The Scientific Advisory Group for Emergencies (SAGE) has announced the R rate has dropped from 1.1 and 1.3 last week. Any number above 1 means the virus is spread across the country. The latest figure therefore gives hope the UK is turning the corner on tackling the second wave of the virus.
However, SAGE warned that even though the R has dropped in some areas, case numbers are still “very high” in those places.
A statement said: “Sage is confident that the epidemic has continued to grow in England over recent weeks.
“Although there is some evidence that the rate of growth in some parts of the country may be slowing, levels of disease are very high in these areas; significant levels of healthcare demand and mortality will persist until R is reduced to and remains well below one for an extended period of time.”
The R number is currently lowest in the North West of England.
The number is between 0.9 and 1.1, followed by the North East and London, which are both in line with the national figure of between 1.0 and 1.2.
The South West, South East and East of England have the highest R numbers, with a maximum of 1.4.
This comes after daily confirmed coronavirus cases rose by 46 percent to 33,470 yesterday.
A further 563 people had also died within 28 days of testing positive for coronavirus as of Thursday.
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This works out to the equivalent of around 1.20 percent of the population.
The figures represent a jump from 618,700 people, or 1.13 percent of the population, who were estimated to have the virus during the period October 25 to 31.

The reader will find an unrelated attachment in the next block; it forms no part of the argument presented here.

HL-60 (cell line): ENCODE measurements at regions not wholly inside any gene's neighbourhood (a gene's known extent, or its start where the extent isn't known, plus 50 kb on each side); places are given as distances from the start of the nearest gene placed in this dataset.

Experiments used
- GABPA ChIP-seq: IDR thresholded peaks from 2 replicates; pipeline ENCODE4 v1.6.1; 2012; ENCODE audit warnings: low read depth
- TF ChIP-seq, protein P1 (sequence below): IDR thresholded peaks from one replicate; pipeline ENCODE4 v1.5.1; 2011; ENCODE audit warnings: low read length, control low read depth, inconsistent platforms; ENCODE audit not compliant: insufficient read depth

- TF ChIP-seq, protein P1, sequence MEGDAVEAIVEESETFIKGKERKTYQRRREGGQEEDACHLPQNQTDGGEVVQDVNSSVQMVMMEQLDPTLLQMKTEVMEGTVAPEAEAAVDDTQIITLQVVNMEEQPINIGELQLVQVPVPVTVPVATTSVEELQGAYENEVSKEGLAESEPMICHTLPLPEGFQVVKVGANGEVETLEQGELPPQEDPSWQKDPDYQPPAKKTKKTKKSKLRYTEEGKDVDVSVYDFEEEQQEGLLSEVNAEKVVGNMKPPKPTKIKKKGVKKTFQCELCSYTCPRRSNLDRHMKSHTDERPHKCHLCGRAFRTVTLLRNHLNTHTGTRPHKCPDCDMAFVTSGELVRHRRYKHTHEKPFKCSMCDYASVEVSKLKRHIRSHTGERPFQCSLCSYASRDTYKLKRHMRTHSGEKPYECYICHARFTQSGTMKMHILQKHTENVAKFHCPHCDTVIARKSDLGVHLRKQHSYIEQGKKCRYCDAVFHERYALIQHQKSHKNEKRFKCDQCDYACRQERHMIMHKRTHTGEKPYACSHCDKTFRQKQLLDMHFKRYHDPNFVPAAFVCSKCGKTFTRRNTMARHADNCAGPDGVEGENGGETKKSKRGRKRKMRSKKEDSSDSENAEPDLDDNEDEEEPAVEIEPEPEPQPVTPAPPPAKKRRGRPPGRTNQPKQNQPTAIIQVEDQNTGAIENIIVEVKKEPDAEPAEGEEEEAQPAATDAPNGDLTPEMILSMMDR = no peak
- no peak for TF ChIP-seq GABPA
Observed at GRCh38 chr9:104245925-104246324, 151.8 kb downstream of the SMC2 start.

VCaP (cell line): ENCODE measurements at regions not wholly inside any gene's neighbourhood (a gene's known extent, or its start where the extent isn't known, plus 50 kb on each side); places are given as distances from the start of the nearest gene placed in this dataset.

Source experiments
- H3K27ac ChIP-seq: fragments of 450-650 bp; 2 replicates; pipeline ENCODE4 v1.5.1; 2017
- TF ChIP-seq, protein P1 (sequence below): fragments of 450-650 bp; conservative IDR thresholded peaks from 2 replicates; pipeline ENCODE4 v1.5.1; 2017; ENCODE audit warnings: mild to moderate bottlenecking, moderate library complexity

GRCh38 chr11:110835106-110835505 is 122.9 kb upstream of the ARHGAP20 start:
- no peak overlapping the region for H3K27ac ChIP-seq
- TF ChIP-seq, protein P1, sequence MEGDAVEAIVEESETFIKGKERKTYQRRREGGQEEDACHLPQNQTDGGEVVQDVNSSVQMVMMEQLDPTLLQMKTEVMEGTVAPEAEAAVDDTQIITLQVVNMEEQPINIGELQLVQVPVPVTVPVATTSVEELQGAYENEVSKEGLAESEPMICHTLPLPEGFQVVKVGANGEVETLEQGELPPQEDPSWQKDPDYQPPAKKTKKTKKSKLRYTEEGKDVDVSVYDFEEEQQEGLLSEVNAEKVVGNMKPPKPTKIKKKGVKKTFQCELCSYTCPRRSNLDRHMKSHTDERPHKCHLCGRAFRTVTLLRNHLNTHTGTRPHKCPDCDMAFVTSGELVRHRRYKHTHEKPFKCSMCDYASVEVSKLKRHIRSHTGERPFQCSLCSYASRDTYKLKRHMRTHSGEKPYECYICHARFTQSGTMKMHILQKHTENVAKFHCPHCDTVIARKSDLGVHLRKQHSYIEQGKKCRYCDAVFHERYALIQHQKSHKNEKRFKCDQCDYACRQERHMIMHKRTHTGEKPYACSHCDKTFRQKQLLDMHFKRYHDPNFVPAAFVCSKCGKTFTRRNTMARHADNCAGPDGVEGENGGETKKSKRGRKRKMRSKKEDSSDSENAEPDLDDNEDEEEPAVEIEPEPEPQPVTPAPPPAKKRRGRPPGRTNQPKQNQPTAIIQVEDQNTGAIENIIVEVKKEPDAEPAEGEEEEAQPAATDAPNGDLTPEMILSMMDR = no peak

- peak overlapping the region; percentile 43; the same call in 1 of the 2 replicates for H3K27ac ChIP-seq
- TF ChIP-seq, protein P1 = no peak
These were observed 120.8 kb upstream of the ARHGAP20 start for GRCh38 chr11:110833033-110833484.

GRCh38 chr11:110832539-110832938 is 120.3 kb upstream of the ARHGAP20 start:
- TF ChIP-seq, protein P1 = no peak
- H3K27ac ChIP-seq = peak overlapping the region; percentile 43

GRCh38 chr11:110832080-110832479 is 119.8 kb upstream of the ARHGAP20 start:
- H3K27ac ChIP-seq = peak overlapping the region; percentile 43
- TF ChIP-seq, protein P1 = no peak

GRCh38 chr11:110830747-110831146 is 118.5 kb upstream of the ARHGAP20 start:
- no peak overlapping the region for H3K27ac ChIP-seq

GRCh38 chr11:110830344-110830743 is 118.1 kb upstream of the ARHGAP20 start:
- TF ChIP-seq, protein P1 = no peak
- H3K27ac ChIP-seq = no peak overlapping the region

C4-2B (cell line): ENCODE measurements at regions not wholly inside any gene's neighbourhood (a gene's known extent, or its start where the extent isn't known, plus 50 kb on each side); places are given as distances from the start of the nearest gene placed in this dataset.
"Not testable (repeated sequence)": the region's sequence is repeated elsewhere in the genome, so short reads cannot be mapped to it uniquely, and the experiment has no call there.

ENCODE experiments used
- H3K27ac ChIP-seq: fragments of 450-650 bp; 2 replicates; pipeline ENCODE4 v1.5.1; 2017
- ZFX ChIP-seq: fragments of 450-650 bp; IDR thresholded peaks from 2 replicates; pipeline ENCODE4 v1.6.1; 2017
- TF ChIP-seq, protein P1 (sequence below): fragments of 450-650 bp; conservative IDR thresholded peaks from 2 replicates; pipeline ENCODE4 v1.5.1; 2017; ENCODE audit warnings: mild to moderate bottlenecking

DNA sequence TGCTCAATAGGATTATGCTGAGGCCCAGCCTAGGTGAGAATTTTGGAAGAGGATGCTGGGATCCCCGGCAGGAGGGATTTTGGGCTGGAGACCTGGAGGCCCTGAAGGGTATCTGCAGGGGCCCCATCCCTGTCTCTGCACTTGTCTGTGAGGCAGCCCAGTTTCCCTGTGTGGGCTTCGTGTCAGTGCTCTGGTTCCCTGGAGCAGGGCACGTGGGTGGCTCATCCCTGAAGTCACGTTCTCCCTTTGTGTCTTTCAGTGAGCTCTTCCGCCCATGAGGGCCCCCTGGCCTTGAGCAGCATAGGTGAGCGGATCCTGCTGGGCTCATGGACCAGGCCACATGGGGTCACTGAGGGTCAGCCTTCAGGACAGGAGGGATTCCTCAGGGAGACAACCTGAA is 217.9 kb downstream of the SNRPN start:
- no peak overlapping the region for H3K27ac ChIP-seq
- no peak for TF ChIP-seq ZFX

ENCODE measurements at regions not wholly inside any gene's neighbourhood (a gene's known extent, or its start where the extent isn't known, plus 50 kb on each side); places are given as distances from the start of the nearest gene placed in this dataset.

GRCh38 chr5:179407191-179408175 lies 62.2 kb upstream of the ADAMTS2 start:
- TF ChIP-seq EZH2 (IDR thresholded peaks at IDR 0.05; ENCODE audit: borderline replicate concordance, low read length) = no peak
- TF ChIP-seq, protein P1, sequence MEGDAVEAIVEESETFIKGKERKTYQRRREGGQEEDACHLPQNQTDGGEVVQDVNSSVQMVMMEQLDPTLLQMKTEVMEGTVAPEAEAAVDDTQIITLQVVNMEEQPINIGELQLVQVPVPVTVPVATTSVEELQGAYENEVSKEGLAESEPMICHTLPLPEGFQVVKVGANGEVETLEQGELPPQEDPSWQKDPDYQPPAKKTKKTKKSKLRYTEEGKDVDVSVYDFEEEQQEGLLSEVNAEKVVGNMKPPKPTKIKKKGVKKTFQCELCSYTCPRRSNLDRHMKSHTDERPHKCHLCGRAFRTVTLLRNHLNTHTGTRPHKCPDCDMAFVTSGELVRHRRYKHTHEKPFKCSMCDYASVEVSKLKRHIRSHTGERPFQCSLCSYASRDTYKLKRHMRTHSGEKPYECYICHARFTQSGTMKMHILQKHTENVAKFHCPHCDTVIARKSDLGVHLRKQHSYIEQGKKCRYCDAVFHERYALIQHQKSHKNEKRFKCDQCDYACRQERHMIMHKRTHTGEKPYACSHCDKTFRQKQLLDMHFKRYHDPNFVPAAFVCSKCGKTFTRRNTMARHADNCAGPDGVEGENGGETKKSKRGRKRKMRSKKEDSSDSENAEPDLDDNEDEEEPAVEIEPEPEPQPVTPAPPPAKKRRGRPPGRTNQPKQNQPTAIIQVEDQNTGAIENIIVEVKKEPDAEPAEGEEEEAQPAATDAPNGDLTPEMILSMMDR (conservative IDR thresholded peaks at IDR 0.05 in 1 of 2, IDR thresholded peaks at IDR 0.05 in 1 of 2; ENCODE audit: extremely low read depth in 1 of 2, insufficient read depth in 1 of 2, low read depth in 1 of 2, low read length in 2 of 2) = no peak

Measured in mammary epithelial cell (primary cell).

The ONS added that while the infection rate has increased in recent weeks, “the rate of increase is slower than previous weeks”.
Infection rates in Wales and Scotland have also increased, the rates in Northern Ireland have “now appear to have levelled off”, according to the ONS survey.
In Northern Ireland around 1 in 105 people have coronavirus in the community, compared to 1 in 85 in Wales and 1 in 135 in Scotland.
Downing Street also said today that a pilot project to test selected visitors to care homes for coronavirus will begin on Monday.
The system will be trialled in 30 homes and aims to help family and friends meet their loved ones indoors.
The Prime Minister’s official spokesman said: “Our priority is protecting care home staff and residents but we do know just how important it is to let residents safely meet their loved ones.
“From Monday we are launching testing pilots across 30 care homes. That will be using various PCR tests and the new lateral flow tests to allow specific families and friends to undertake indoor visits to residents.”